Effects of malaria on O2 consumption and brown adipose tissue activity in mice

A. L. Cooper, M. J. Dascombe, N. J. Rothwell, M. J. Vale

Research output: Contribution to journalArticlepeer-review


Increased energy expenditure often occurs during illness or after injection of endotoxin and can contribute to the generation of fever. In laboratory rats and mice the thermogenic response has been attributed to the sympathetic activation of brown adipose tissue (BAT), although mice often fail to show pyrexia. In this study the effects of malaria on O2 consumption and BAT were studied in mice inoculated with Plasmodium berghei. Parasitemia was maximal (>50% of erythrocytes showing positive Leishman staining) 72 h after inoculation. Up to this time body weight and food intake were similar to values for control mice, although colonic temperatures were slightly depressed in infected mice. Thereafter, infected mice showed marked hypophagia, loss of body weight, and severe hypothermia; colonic temperature was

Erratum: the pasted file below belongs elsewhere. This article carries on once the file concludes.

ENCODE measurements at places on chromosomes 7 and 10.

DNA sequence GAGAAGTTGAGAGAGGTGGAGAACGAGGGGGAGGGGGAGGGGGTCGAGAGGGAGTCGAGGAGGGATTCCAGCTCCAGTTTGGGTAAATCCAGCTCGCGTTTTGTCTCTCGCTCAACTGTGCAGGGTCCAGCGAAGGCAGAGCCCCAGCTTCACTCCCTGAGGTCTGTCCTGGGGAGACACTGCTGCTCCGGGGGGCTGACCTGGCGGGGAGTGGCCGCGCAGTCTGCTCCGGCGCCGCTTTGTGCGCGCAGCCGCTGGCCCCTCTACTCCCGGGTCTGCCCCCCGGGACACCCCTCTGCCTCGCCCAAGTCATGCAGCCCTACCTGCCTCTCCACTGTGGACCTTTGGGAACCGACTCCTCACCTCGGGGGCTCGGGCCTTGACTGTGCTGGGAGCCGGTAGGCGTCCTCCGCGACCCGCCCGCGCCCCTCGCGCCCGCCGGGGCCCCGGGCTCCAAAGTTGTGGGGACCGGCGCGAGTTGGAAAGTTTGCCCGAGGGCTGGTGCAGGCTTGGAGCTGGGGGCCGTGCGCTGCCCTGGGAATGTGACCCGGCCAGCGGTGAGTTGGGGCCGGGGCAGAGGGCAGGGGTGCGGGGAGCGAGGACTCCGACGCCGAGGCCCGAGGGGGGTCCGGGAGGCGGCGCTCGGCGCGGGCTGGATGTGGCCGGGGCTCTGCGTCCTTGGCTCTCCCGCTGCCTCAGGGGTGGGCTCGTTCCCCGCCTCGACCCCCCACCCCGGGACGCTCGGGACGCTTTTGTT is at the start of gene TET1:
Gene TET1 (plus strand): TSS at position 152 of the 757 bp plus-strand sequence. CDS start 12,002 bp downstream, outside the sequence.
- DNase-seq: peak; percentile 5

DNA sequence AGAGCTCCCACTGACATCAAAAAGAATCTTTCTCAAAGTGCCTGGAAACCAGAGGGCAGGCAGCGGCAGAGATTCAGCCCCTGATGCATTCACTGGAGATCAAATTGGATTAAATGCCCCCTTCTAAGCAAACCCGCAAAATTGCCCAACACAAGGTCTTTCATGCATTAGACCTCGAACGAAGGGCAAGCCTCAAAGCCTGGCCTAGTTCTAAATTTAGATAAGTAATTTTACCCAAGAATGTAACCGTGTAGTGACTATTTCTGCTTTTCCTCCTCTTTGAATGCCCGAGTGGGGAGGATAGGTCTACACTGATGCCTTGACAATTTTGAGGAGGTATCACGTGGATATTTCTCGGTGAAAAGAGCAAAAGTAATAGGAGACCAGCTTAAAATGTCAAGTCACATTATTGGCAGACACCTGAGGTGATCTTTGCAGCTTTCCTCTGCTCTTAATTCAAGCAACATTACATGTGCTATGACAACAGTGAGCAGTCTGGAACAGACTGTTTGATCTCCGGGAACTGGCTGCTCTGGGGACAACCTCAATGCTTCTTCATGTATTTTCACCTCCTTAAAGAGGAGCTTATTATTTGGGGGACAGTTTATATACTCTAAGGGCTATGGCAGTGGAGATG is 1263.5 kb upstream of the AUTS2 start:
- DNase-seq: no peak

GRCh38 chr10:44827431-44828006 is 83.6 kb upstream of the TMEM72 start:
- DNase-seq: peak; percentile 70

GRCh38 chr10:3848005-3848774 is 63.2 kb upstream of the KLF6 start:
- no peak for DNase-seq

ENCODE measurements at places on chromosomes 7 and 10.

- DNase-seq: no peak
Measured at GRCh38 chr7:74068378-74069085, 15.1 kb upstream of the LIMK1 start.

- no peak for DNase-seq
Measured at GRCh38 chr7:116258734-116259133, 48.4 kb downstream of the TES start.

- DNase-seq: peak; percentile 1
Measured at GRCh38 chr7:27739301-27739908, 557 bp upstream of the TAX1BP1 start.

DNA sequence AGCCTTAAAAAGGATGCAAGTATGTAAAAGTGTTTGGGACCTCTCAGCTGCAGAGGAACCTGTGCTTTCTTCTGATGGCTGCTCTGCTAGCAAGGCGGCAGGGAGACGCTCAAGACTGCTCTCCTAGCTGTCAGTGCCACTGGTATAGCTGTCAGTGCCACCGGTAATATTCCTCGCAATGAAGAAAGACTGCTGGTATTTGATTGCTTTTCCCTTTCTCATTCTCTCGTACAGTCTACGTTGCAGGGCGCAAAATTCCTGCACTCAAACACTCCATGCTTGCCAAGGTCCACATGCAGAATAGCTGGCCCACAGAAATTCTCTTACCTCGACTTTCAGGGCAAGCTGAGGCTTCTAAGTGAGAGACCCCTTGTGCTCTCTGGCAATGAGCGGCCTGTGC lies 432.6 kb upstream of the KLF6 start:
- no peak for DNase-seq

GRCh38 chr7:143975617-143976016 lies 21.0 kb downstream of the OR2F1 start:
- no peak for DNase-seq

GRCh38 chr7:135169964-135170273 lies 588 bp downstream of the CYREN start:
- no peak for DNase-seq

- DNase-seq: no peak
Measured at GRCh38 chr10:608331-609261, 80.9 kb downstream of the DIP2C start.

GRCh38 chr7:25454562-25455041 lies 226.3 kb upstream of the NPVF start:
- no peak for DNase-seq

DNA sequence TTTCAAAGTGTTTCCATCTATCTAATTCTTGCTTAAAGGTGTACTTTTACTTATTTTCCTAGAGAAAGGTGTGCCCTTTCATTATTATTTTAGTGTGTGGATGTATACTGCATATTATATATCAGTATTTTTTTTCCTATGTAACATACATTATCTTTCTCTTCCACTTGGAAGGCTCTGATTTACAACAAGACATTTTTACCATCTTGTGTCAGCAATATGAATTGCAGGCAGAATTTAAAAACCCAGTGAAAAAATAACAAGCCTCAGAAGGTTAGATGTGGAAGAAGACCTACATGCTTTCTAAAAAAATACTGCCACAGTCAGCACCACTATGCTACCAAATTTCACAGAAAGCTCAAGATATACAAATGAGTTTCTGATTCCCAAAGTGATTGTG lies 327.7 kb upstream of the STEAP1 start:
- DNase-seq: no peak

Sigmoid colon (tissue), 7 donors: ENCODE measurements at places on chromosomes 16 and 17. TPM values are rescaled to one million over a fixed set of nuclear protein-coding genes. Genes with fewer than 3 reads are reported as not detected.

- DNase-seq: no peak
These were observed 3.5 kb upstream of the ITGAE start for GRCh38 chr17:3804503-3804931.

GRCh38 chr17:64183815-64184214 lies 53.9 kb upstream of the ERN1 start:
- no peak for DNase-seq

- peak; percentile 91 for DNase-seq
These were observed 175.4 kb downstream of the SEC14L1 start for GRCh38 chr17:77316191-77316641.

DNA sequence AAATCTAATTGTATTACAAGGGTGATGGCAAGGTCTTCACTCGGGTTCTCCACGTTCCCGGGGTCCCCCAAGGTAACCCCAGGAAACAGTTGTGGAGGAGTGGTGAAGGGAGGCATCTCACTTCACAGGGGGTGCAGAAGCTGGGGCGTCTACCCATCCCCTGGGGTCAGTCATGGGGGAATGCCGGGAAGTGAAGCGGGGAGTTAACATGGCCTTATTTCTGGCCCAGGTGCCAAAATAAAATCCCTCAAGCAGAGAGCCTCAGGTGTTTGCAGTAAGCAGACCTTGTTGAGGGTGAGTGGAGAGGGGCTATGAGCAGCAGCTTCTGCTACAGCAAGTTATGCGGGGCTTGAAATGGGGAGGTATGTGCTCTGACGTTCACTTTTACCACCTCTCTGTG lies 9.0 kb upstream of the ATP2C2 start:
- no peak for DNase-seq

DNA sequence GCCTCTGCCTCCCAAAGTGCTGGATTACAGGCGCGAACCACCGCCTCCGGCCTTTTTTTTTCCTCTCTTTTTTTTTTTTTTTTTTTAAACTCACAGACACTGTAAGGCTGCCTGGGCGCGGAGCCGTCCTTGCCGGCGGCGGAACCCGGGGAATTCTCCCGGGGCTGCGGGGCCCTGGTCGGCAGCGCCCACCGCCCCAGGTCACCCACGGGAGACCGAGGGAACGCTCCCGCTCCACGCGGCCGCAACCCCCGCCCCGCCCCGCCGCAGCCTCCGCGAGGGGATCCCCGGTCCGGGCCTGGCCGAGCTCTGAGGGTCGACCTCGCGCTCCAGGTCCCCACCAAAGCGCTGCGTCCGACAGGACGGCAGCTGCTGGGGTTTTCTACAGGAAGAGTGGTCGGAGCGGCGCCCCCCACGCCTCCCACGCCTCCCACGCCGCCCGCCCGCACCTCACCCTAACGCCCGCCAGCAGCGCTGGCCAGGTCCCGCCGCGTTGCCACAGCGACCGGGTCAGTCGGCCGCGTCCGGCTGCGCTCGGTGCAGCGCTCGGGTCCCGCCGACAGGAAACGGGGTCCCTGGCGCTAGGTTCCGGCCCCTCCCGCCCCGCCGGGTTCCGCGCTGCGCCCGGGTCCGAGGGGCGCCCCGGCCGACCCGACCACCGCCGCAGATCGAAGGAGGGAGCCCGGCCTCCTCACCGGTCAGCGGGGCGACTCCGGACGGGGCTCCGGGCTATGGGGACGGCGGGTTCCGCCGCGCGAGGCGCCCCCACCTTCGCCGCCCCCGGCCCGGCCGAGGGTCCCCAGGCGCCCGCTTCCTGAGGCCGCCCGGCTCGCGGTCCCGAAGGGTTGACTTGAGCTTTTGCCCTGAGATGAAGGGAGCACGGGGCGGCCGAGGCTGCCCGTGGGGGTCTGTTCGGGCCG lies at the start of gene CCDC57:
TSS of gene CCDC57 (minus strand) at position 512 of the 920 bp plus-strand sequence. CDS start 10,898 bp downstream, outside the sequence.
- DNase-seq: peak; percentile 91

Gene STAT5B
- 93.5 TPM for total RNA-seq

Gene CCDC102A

Original languageEnglish
Pages (from-to)1020-1023
Number of pages3
JournalJournal of Applied Physiology
Issue number3
Publication statusPublished - 1989


  • Animals
  • Body Temperature Regulation
  • physiopathology: Brown Fat
  • Energy Metabolism
  • metabolism: Guanosine Diphosphate
  • physiopathology: Malaria
  • Male
  • Mice
  • metabolism: Mitochondria
  • Oxygen Consumption
  • Plasmodium berghei
  • Support, Non-U.S. Gov't


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